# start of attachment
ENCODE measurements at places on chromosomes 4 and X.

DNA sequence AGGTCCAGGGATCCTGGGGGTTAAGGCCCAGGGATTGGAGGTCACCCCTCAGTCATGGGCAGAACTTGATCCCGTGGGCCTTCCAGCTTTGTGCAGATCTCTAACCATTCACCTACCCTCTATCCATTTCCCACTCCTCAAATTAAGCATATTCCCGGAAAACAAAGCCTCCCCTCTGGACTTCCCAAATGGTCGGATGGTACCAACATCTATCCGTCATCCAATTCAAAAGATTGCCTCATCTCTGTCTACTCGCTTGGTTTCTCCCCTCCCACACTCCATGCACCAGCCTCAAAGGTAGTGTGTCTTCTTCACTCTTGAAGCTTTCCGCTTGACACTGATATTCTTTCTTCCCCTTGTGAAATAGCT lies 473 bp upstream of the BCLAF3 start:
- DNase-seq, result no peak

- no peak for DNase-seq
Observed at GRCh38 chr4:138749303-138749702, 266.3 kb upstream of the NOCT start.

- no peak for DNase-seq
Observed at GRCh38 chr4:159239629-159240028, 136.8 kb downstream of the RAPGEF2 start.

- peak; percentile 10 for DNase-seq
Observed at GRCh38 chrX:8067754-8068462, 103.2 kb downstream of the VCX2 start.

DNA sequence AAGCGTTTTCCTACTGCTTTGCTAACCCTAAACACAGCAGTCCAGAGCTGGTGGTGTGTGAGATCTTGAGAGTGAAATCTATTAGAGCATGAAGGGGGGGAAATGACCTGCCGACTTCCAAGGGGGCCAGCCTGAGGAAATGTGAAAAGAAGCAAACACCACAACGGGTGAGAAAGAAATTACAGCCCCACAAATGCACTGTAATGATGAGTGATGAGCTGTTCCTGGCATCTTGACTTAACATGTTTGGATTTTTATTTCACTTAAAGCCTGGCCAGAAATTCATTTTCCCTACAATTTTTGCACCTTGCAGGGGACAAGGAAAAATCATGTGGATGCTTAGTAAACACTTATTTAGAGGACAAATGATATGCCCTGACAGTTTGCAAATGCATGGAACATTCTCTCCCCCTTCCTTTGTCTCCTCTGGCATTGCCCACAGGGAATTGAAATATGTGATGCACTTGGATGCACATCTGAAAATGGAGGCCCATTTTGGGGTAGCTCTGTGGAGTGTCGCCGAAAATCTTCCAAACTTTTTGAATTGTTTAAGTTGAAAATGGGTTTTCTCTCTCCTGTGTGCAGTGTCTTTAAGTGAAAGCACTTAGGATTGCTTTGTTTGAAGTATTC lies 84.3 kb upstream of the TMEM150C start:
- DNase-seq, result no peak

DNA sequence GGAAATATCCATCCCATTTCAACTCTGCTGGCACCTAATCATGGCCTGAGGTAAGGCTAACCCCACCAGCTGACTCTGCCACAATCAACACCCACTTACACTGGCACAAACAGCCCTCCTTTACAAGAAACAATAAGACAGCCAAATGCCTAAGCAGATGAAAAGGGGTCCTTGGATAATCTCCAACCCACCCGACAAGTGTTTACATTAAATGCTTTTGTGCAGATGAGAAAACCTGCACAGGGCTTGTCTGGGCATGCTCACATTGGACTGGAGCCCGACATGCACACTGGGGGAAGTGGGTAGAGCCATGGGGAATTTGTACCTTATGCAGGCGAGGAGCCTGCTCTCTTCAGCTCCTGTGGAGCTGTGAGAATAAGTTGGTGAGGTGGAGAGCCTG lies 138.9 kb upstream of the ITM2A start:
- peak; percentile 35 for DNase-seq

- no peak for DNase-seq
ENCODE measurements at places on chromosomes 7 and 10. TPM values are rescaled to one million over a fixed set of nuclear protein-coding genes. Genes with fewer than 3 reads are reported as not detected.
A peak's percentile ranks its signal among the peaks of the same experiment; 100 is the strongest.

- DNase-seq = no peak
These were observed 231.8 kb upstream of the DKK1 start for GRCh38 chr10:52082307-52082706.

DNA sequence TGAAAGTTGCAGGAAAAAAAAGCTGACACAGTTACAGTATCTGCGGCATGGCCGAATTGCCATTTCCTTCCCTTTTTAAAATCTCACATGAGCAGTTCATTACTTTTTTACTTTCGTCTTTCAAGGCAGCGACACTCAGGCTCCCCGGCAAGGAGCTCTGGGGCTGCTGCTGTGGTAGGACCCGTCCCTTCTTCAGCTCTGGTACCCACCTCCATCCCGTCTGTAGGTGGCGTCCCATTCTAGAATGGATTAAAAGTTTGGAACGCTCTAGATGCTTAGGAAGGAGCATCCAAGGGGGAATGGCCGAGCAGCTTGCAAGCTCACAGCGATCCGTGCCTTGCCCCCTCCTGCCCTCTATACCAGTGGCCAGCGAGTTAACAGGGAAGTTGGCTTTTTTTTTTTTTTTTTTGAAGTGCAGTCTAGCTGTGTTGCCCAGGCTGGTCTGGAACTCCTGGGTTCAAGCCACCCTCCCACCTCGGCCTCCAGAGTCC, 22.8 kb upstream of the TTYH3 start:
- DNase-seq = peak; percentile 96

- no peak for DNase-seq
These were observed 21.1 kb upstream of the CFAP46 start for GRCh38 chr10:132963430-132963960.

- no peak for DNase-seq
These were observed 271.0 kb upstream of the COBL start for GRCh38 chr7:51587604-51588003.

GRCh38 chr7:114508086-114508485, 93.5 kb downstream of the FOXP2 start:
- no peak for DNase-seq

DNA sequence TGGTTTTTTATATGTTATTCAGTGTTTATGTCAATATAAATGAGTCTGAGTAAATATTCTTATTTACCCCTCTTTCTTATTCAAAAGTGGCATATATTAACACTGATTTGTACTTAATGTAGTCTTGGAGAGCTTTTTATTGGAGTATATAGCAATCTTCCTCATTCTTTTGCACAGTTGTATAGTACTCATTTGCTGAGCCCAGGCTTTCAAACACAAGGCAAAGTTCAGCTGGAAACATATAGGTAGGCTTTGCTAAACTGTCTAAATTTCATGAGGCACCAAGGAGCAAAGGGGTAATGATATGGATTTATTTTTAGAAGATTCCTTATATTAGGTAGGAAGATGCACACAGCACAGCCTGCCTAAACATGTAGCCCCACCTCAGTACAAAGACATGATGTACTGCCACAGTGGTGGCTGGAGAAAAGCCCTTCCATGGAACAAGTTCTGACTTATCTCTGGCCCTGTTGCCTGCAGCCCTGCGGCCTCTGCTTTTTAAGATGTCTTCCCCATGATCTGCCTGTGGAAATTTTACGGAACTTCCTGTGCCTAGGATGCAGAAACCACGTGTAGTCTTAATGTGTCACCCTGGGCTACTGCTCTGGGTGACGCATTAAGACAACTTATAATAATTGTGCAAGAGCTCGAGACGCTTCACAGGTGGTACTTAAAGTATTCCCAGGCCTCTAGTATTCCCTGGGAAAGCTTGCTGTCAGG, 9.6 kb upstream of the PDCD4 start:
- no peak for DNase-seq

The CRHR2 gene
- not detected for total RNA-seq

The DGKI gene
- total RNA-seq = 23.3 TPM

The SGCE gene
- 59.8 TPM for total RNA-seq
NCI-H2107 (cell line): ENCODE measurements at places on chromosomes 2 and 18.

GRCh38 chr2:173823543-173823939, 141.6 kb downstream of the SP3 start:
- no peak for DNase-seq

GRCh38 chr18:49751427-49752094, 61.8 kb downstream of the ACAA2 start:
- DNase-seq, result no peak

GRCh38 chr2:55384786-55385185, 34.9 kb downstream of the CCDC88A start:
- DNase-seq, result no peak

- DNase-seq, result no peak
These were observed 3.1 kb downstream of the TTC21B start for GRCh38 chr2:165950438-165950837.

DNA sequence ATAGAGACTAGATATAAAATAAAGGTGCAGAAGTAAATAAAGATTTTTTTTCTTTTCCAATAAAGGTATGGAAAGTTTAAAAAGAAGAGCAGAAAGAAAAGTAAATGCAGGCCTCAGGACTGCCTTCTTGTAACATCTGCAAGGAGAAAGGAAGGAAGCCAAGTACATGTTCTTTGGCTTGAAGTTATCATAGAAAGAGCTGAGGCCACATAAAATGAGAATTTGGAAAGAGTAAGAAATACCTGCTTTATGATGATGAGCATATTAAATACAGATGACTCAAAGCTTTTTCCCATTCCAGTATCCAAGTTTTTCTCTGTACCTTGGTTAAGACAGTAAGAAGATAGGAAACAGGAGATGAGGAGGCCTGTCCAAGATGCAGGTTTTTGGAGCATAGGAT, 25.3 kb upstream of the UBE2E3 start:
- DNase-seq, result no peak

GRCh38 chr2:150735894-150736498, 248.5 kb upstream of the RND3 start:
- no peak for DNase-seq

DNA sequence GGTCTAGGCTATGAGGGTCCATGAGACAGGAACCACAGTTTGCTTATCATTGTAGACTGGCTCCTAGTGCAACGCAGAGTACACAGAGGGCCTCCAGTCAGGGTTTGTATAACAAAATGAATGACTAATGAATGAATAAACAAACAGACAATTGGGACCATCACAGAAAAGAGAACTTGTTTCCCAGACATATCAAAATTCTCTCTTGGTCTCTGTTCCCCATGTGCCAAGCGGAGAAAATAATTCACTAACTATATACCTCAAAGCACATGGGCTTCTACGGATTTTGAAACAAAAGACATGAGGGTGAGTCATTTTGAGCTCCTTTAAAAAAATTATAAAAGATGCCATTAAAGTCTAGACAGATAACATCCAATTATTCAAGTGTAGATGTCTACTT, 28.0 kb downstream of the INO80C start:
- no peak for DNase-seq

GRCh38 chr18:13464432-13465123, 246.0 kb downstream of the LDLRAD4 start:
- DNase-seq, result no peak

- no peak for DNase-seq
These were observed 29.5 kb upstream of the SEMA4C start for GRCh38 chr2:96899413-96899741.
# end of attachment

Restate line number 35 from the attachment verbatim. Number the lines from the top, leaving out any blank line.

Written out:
NCI-H2107 (cell line): ENCODE measurements at places on chromosomes 2 and 18.